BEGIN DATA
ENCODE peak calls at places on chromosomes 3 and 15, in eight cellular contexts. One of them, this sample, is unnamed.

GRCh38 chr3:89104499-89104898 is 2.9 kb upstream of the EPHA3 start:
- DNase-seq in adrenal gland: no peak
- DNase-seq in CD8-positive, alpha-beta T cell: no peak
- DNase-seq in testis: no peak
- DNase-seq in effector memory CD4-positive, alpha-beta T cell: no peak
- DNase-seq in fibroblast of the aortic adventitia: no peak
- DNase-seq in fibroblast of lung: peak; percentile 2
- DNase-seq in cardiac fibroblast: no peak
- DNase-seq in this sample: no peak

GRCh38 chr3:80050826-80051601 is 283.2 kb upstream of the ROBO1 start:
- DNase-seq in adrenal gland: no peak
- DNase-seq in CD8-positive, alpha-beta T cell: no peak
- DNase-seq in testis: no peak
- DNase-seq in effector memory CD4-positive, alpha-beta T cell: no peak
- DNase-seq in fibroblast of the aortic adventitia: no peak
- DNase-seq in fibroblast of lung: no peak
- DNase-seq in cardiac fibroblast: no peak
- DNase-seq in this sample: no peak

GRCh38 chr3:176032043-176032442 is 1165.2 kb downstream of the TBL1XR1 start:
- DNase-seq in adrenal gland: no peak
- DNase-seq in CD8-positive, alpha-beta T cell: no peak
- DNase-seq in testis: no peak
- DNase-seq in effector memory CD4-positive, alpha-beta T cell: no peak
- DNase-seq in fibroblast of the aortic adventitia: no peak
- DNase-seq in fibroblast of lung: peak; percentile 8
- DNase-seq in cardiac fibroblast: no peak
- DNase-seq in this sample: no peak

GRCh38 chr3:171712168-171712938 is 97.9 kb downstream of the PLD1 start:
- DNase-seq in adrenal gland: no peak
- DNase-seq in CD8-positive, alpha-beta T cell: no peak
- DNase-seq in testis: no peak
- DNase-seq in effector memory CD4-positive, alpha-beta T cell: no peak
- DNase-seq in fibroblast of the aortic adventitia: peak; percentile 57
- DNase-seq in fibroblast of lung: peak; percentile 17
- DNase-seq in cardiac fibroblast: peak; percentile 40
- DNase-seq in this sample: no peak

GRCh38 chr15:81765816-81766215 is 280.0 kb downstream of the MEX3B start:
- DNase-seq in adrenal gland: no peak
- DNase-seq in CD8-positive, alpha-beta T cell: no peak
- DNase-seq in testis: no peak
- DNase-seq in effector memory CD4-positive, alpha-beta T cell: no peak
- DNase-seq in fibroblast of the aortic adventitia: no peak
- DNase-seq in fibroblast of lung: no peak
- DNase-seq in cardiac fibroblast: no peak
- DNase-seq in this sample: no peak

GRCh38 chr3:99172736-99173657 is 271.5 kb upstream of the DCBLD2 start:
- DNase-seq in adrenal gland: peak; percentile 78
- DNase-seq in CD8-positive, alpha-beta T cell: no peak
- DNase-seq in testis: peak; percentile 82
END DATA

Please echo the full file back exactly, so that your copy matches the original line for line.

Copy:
ENCODE peak calls at places on chromosomes 3 and 15, in eight cellular contexts. One of them, this sample, is unnamed.

GRCh38 chr3:89104499-89104898 is 2.9 kb upstream of the EPHA3 start:
- DNase-seq in adrenal gland: no peak
- DNase-seq in CD8-positive, alpha-beta T cell: no peak
- DNase-seq in testis: no peak
- DNase-seq in effector memory CD4-positive, alpha-beta T cell: no peak
- DNase-seq in fibroblast of the aortic adventitia: no peak
- DNase-seq in fibroblast of lung: peak; percentile 2
- DNase-seq in cardiac fibroblast: no peak
- DNase-seq in this sample: no peak

GRCh38 chr3:80050826-80051601 is 283.2 kb upstream of the ROBO1 start:
- DNase-seq in adrenal gland: no peak
- DNase-seq in CD8-positive, alpha-beta T cell: no peak
- DNase-seq in testis: no peak
- DNase-seq in effector memory CD4-positive, alpha-beta T cell: no peak
- DNase-seq in fibroblast of the aortic adventitia: no peak
- DNase-seq in fibroblast of lung: no peak
- DNase-seq in cardiac fibroblast: no peak
- DNase-seq in this sample: no peak

GRCh38 chr3:176032043-176032442 is 1165.2 kb downstream of the TBL1XR1 start:
- DNase-seq in adrenal gland: no peak
- DNase-seq in CD8-positive, alpha-beta T cell: no peak
- DNase-seq in testis: no peak
- DNase-seq in effector memory CD4-positive, alpha-beta T cell: no peak
- DNase-seq in fibroblast of the aortic adventitia: no peak
- DNase-seq in fibroblast of lung: peak; percentile 8
- DNase-seq in cardiac fibroblast: no peak
- DNase-seq in this sample: no peak

GRCh38 chr3:171712168-171712938 is 97.9 kb downstream of the PLD1 start:
- DNase-seq in adrenal gland: no peak
- DNase-seq in CD8-positive, alpha-beta T cell: no peak
- DNase-seq in testis: no peak
- DNase-seq in effector memory CD4-positive, alpha-beta T cell: no peak
- DNase-seq in fibroblast of the aortic adventitia: peak; percentile 57
- DNase-seq in fibroblast of lung: peak; percentile 17
- DNase-seq in cardiac fibroblast: peak; percentile 40
- DNase-seq in this sample: no peak

GRCh38 chr15:81765816-81766215 is 280.0 kb downstream of the MEX3B start:
- DNase-seq in adrenal gland: no peak
- DNase-seq in CD8-positive, alpha-beta T cell: no peak
- DNase-seq in testis: no peak
- DNase-seq in effector memory CD4-positive, alpha-beta T cell: no peak
- DNase-seq in fibroblast of the aortic adventitia: no peak
- DNase-seq in fibroblast of lung: no peak
- DNase-seq in cardiac fibroblast: no peak
- DNase-seq in this sample: no peak

GRCh38 chr3:99172736-99173657 is 271.5 kb upstream of the DCBLD2 start:
- DNase-seq in adrenal gland: peak; percentile 78
- DNase-seq in CD8-positive, alpha-beta T cell: no peak
- DNase-seq in testis: peak; percentile 82